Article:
In 1976 Hammond High opened in what is now the Village of Kings Contrivance and Owen Brown occupied Hammond until more development took place around the School. Eventually all of Owen Brown was redistricted back to Oakland Mills which is a better fit considering some homes off of Cradlerock Way are within walking distance of Oakland Mills High. Some Columbia Neighborhoods were never meant to have a High School such as Hickory Ridge because Atholton is right there (though most of the Village historically has attended Wilde Lake though Hawthorn now attends Atholton and only Clarys Forest now attends now Wilde Lake) Long Reach was never meant to have a High School either because Howard is just across the street from the northern border of Long Reach's Phelps Luck Neighborhood. Dorseys Serach was also not supposed to have a High School because it's so close to Centennial High although the entire Village attends Wilde Lake.
The 1980s saw massive growth in North Laurel located in the southeast of Howard County. At one point there was supposed to be a High School located in North Laurel proper to provide relief for Hammond which was adapting to the growth from Columbia's King Contrivance Neighborhood. The County opted not to build a High School in this densely populated area instead they built one in Clarksville and was to be Columbia's Final Village; River Hill. The School was built before a single house in River Hill was completed. The school opened in 1994 as a holding School to Wilde Lake High whose school was to be rebuilt over the next two years and then in 1996 to its own population River Hill swallowed what was then most of the entire District. Atholton, in need of regaining its population became the High School for North Laurel though students would have to travel in between the River Hill and Hammond High Districts each day to get to Atholton.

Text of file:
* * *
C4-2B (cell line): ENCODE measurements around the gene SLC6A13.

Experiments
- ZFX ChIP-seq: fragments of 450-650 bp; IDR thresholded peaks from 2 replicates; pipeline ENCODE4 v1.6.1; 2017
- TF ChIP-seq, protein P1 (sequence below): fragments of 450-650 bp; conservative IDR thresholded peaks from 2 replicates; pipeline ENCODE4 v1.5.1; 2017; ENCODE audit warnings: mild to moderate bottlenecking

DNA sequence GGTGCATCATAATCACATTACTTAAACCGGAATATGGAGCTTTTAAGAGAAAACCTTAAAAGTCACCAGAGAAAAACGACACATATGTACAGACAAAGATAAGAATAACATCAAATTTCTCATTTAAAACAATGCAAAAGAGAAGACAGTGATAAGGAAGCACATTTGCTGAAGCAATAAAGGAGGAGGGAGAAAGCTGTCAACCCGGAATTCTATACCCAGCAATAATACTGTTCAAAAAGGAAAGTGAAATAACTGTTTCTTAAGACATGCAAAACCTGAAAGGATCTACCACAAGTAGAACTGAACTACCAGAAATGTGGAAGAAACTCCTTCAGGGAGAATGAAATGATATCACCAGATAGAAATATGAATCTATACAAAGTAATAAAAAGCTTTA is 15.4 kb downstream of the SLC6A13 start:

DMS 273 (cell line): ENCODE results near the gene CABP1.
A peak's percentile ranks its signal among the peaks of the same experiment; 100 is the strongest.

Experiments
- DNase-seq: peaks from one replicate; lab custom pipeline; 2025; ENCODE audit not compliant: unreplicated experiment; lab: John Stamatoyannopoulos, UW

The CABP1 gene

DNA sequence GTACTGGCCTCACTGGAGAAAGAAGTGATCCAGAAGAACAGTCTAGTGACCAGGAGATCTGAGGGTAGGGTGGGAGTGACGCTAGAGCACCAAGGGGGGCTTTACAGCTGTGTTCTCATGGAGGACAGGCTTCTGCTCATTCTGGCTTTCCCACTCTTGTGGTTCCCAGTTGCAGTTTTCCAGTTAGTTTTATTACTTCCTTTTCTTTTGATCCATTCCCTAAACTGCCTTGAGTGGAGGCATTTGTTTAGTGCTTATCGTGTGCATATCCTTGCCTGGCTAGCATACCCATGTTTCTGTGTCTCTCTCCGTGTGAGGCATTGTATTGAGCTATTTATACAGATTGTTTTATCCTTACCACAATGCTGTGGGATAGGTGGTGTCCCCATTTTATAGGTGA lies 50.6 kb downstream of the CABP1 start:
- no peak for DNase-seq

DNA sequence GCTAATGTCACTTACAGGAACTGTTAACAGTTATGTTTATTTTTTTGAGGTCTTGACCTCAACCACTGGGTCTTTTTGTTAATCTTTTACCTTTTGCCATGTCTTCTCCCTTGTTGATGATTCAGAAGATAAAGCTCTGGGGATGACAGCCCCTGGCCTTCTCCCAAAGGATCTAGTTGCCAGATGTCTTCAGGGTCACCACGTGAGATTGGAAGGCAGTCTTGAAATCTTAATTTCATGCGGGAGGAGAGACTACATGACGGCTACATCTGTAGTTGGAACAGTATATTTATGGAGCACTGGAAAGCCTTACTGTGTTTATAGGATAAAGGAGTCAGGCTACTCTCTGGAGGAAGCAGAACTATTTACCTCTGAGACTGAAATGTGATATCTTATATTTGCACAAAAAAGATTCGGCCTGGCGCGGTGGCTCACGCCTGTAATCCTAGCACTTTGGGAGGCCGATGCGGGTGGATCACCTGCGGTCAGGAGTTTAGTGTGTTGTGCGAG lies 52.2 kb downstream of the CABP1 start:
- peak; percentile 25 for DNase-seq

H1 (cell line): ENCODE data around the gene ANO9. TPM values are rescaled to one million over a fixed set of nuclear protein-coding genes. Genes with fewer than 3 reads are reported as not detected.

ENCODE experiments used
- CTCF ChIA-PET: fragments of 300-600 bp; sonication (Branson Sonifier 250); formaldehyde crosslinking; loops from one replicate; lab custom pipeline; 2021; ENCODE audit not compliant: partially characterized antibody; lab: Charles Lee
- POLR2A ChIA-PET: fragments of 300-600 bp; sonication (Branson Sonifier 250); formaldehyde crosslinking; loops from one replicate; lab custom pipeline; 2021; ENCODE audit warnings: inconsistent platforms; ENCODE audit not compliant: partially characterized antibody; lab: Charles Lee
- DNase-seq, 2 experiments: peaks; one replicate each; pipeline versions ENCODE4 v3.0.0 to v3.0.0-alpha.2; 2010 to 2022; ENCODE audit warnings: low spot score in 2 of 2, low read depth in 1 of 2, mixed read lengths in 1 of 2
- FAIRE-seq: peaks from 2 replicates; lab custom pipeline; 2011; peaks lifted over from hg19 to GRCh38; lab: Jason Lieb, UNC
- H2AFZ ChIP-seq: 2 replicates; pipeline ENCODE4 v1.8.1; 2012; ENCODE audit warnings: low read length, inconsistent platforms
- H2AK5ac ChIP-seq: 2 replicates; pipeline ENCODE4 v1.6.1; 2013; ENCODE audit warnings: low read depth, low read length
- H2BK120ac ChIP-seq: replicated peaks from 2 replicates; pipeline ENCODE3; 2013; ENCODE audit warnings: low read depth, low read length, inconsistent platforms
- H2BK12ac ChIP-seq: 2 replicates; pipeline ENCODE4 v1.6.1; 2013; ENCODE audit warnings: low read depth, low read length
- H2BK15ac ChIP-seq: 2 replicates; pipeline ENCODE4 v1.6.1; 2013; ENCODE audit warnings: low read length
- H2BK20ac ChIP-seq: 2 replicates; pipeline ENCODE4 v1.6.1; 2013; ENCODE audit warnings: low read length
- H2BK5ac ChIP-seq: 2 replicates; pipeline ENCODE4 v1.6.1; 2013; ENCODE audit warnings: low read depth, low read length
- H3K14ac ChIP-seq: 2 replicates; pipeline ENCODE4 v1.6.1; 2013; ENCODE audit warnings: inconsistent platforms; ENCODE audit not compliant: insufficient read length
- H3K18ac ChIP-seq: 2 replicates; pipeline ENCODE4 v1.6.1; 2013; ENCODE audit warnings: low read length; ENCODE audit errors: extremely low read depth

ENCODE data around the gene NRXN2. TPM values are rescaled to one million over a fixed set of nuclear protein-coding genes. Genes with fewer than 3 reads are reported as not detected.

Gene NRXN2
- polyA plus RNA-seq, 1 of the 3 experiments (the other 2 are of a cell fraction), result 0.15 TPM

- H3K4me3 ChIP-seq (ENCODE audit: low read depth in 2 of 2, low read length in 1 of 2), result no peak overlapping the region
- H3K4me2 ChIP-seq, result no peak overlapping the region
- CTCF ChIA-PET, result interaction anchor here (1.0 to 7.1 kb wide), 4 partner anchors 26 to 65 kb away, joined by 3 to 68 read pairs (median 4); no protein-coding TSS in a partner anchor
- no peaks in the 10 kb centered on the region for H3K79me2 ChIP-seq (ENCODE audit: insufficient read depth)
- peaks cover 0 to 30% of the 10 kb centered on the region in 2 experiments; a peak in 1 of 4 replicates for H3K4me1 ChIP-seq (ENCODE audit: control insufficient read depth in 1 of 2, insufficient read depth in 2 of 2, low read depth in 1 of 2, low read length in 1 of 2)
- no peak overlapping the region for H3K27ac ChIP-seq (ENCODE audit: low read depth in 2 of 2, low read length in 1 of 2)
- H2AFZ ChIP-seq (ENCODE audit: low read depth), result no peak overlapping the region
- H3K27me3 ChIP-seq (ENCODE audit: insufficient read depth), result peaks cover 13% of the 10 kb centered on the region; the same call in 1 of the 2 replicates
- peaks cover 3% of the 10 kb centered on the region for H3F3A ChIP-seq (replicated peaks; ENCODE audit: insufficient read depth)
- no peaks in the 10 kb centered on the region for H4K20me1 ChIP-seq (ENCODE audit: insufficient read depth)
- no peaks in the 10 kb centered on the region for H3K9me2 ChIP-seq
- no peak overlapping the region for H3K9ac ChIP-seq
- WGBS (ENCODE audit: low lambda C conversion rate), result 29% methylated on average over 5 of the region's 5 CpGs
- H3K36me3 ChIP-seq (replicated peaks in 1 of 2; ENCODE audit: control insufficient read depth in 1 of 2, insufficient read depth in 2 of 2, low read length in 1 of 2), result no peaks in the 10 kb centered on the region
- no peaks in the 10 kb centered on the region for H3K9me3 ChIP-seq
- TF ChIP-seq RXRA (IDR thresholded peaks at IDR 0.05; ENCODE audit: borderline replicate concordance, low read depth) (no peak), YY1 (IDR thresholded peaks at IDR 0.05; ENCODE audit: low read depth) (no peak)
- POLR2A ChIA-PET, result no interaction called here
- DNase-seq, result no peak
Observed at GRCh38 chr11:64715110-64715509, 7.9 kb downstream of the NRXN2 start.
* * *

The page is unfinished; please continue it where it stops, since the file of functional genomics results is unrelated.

In 1996 in addition to River Hill opening to its own district and Wilde Lake opening to its new building Long Reach High (pictured above) opened. Wait a minute! Didn't I just say that Long Reach was one of the Villages on Columbia that did NOT have a High School site? I did and I stand by that claim. It seems that our School System was being cheap. The preferred location for this School was to be in Elkridge where Howard High feeling its recent population boom. The School System owned land in Long Reach just past the Village Center that the Rouse Company gave to them for a Middle School. Long Reach Middle was never built as the County preferred to build Mayfield Woods and Bonnie Branch both of which serve parts of Long Reach. So the vacant site reserved for a Middle School wasn't needed at that time (it is now that's my preferred area for Middle School #20) so it became a High School. Seeing how close it is to Howard there are parts of Long Reach that are very close to both Schools and parts of Elkridge that aren't close to either and it's a shot in the dark whether or not their districted School be it Long Reach or Howard is the one their home is closer to.
Back in the southern portion of the County it's time that another High School be built for a 2002 opening. Yet again the County opted not to build a School in North Laurel and used a sparsely populated site that nobody could walk to. This time it was in Fulton which would relieve crowding at River Hill, Atholton, and Hammond High. There was redistricting in many other High Schools as well but this new High School named Reservoir took its district from these three Schools mainly Atholton. Atholton then took from Hammond, Wilde Lake, and River Hill to yet again refill its district. It seems that North Laurel will never get a High School of its own which will reduce transportation costs. In 2005 Marriotts Ridge High (pictured below) opened in the Marriottsville/Woodstock/West Friendship area drawing its district from Mount Hebron, Glenelg, River Hill, and Centennial.